- Assistant Professor
- University of Rochester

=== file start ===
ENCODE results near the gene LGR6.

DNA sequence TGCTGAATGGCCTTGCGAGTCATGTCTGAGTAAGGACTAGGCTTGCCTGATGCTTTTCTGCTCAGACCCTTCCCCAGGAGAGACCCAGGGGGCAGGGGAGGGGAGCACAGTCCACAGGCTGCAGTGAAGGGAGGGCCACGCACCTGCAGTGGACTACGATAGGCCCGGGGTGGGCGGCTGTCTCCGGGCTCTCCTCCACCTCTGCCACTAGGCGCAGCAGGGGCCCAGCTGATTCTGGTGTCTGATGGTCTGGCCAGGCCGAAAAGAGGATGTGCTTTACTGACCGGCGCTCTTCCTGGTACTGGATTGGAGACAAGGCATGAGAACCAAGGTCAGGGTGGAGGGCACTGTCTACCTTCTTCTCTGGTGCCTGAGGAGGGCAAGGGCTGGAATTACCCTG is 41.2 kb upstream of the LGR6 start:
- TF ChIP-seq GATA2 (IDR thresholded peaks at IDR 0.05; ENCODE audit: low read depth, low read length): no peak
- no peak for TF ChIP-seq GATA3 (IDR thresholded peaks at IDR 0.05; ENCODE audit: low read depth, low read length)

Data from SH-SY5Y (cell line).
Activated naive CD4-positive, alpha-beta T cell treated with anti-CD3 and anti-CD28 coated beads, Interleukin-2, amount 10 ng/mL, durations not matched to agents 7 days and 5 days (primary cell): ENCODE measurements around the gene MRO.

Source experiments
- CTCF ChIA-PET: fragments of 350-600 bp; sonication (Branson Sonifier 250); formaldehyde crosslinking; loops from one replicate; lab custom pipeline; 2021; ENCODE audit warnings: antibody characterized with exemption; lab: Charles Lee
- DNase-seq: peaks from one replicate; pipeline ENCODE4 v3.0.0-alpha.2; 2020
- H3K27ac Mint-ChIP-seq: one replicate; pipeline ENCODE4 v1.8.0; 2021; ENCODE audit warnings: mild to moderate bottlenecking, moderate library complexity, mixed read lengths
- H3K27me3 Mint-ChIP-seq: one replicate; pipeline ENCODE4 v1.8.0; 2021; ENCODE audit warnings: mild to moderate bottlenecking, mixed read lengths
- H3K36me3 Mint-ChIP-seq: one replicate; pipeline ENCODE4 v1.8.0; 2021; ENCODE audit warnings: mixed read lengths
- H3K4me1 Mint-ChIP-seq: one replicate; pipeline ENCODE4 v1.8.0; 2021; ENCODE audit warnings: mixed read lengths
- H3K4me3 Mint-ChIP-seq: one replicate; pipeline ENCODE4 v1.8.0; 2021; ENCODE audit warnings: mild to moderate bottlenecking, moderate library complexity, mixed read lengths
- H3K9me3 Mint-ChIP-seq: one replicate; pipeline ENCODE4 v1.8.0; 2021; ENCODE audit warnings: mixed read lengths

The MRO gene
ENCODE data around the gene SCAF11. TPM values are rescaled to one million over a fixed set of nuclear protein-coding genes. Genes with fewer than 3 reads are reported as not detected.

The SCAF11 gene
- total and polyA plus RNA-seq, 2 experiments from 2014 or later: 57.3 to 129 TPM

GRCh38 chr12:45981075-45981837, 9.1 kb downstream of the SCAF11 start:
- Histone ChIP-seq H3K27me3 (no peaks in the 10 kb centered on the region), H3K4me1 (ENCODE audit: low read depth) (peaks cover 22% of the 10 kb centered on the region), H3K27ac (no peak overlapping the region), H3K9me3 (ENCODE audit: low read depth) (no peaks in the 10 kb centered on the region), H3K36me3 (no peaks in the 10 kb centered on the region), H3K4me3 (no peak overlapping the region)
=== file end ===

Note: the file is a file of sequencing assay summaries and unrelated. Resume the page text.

This book investigates the Enlightenment and post-Enlightenment segregation of the human and natural sciences. Drawing on eighteenth- and nineteenth-century philosophical and imaginative literature, as well as histories of science, it provides an intellectual history of how the segregation of the human and natural sciences implicitly classified certain cognitive and emotional attitudes as indicative of disciplinary-specific temperaments, methodological practices, and forms of proof. By examining conceptions of temperament, wonder, trust, and regret, however, the book demonstrates that this process of disciplinary segregation concealed common affective attitudes and methodologies across the human and natural sciences that have yet to be fully appreciated.